Ms. Rice resigned from Chevron’s board on Jan. 16, 2001, after being named national security advisor by President Bush.

Sean McCormack, a State Department spokesman, referred inquires to Chevron.

Hmm. Rice wasn’t just on Chevron’s board when the company was paying kickbacks to Saddam Hussein, she was in charge of the company’s policy committee, which existed to look for potential political problems.

It doesn’t take too big a stretch to narrow the options down a bit: Rice either knew about the kickbacks or she wasn’t particularly on the ball when it came to leading Chevron’s public policy committee.

I found Digby’s take to be spot on.

Hullabaloo is proud to present another episode of “Imagine If This Were A Democrat” this week starring Condoleezza Rice….

Our show will take you back in time to a world where the entire political and media establishment rose up in horror at the merest rumor of impropriety among the president’s advisors and cabinet — to a time when editorial writers would have thundered about the unacceptability of a former National Security Advisor and current Secretary of State having even been remotely associated with such illegality and malfeasance. Indeed, in that era, it would have been considered inconceivable that someone under such a cloud could possibly be allowed to continue to represent the nation abroad in times of such great peril. Calls for resignation would be loud and boisterous.

Indeed, they would. But as of this morning, the story has barely registered a blip. The NYT reported on this yesterday, and the Times article got picked up by a handful of smaller dailies, but that’s about it.

To be fair, the official Chevron announcement has not yet been made. Perhaps the media scrutiny will intensify after Chevron formally acknowledges wrongdoing? A guy can dream….

Brad DeLong puts it well:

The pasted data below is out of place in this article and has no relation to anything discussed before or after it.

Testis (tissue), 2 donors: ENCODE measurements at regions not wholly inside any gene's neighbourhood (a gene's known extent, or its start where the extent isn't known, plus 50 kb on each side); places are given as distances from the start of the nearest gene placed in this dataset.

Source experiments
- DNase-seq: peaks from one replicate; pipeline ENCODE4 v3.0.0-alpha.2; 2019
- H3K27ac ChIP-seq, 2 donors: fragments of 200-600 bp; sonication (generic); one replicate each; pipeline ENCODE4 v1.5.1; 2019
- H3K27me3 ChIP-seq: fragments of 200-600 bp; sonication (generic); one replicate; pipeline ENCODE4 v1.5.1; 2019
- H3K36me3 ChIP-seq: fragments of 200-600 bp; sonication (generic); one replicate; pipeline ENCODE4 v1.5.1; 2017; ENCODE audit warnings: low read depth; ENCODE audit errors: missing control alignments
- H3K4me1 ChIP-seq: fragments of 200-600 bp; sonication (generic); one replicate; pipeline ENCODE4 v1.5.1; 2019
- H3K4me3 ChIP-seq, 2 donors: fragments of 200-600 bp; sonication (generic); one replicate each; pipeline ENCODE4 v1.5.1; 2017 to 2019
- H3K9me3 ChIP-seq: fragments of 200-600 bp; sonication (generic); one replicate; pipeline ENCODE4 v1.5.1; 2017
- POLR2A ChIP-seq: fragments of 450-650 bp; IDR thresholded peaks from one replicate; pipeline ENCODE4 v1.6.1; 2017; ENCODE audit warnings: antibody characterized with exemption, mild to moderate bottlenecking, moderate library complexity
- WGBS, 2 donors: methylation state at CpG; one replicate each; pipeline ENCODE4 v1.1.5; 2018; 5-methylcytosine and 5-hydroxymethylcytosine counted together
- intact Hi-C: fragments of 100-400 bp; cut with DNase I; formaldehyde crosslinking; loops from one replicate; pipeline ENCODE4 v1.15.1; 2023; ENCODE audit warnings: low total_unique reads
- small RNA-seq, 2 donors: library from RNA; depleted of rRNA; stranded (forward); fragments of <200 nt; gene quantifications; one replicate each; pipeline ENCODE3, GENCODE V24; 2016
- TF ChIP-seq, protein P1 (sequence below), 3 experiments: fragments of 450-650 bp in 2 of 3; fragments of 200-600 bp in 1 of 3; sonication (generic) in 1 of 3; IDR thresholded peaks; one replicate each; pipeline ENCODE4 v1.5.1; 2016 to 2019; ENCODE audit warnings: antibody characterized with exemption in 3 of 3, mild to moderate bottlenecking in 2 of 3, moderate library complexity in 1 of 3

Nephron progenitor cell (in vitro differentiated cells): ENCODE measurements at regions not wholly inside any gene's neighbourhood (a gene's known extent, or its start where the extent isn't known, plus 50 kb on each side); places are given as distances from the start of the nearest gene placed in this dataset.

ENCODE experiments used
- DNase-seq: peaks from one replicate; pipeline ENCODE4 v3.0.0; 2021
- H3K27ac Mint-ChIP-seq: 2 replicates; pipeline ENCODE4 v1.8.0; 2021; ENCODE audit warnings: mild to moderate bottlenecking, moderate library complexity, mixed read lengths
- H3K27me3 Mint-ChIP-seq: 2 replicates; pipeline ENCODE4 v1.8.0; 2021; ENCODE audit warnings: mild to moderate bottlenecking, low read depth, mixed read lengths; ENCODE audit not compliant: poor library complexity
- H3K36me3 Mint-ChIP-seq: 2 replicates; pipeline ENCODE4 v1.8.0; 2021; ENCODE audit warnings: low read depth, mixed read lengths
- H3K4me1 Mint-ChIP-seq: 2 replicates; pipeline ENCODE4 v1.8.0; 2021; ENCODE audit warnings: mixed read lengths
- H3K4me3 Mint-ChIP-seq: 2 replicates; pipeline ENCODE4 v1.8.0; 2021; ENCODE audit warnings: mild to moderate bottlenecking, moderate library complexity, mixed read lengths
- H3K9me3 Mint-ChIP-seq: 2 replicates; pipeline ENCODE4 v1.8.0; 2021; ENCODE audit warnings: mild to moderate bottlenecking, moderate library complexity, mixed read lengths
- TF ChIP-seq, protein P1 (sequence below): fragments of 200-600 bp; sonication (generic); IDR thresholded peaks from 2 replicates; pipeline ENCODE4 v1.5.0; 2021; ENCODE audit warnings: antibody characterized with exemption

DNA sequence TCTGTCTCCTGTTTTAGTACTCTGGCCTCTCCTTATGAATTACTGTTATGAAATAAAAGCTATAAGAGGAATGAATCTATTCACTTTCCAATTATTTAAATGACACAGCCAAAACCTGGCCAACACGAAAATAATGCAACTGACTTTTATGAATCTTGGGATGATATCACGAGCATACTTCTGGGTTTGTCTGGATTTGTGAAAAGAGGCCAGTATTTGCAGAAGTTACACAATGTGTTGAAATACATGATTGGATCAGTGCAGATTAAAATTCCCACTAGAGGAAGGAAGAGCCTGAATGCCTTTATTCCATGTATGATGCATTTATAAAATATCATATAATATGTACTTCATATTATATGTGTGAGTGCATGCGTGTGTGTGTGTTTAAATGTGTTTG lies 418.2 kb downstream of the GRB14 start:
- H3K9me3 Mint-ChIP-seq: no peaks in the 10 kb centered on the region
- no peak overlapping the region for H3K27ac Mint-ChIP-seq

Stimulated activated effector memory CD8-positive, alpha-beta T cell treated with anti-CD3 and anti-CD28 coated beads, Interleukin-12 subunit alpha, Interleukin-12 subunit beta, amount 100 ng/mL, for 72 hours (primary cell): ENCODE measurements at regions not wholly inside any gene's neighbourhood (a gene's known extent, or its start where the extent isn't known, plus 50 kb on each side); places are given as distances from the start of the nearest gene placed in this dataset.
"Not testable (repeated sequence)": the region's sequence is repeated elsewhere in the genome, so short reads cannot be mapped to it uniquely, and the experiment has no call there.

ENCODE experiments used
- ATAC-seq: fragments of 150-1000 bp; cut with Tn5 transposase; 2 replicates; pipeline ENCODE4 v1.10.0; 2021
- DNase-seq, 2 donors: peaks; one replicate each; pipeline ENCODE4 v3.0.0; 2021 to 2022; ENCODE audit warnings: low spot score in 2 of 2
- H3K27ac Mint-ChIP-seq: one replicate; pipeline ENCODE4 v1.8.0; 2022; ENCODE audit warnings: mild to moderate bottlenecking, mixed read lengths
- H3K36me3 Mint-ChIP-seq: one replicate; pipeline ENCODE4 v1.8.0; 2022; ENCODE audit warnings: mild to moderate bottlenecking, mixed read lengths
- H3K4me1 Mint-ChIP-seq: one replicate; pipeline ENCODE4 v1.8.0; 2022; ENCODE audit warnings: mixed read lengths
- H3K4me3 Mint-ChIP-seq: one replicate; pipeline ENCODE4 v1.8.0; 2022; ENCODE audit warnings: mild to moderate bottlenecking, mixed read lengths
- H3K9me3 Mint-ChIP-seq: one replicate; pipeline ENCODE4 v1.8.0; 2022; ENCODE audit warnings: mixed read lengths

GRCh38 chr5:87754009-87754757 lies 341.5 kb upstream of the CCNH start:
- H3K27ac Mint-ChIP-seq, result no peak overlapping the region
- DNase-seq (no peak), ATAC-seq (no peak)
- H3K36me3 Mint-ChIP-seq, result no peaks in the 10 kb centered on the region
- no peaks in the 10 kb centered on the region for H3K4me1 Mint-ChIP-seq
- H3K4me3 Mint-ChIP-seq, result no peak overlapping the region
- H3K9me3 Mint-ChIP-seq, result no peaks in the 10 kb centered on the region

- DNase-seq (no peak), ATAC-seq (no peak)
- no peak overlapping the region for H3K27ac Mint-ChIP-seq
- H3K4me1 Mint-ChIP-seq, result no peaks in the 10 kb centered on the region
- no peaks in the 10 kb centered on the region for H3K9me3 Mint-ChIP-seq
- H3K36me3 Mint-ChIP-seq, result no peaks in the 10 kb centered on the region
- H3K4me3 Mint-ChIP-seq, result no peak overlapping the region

The Bush administration, worse than you can imagine even after you take account of the fact that it is worse than you can imagine.

Written by Leisureguy

10 May 2007 at 2:44 pm

Simulations of extreme astronomical events

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Good simulations, though the techno-disco music is a bit distracting. Note how the black hole’s gravitational pull rips apart the neutron star with tidal forces.

Written by Leisureguy

10 May 2007 at 2:34 pm

Posted in Science

VA Hospital System credibility problem

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Uh-oh. Maybe the VA skeptics are right. From McClatchy Washington Bureau (a very reliable organization):

The Department of Veterans Affairs has habitually exaggerated the record of its medical system, inflating its achievements in ways that make it appear more successful than it is, a McClatchy Newspapers study shows.

While the VA’s health system has gotten very good marks for a transformation it’s undertaken over the past decade, the department also has a habit of overselling its progress in ways that assure Congress and others that the agency has enough resources to care for the nation’s soldiers.

The assurances have come at a difficult time for the agency, as a surge in mental health ailments among returning veterans over the last few years has strained the system and a spate of high-profile problems with caring for veterans in the VA and the Department of Defense’s Walter Reed Army Medical Center has provoked heightened public scrutiny.

A review by McClatchy of the quality measures the VA itself commonly cites found that:

-The agency has touted how quickly veterans get in for appointments, but its own inspector general found that scheduling records have been manipulated repeatedly.

-The VA boasted that its customer service ratings are 10 points higher than those of private-sector hospitals, but the survey it cited shows a far smaller gap.

-Top officials repeatedly have said that a pivotal health-quality study ranked the agency’s health care “higher than any other health-care system in this country.” However, the study they cited wasn’t designed to do that.

In general, the VA has highlighted what it says are superior conditions in its health system. Over the last 10 years, the agency has remade itself, boosting outpatient and preventive care in a growing network of outpatient clinics. It’s received glowing news coverage for the transformation.

“Today we’re positioned as an internationally respected force in health-care delivery, leading private and government providers across every measure,” Secretary James Nicholson said in a 2005 speech. “And we can prove it.”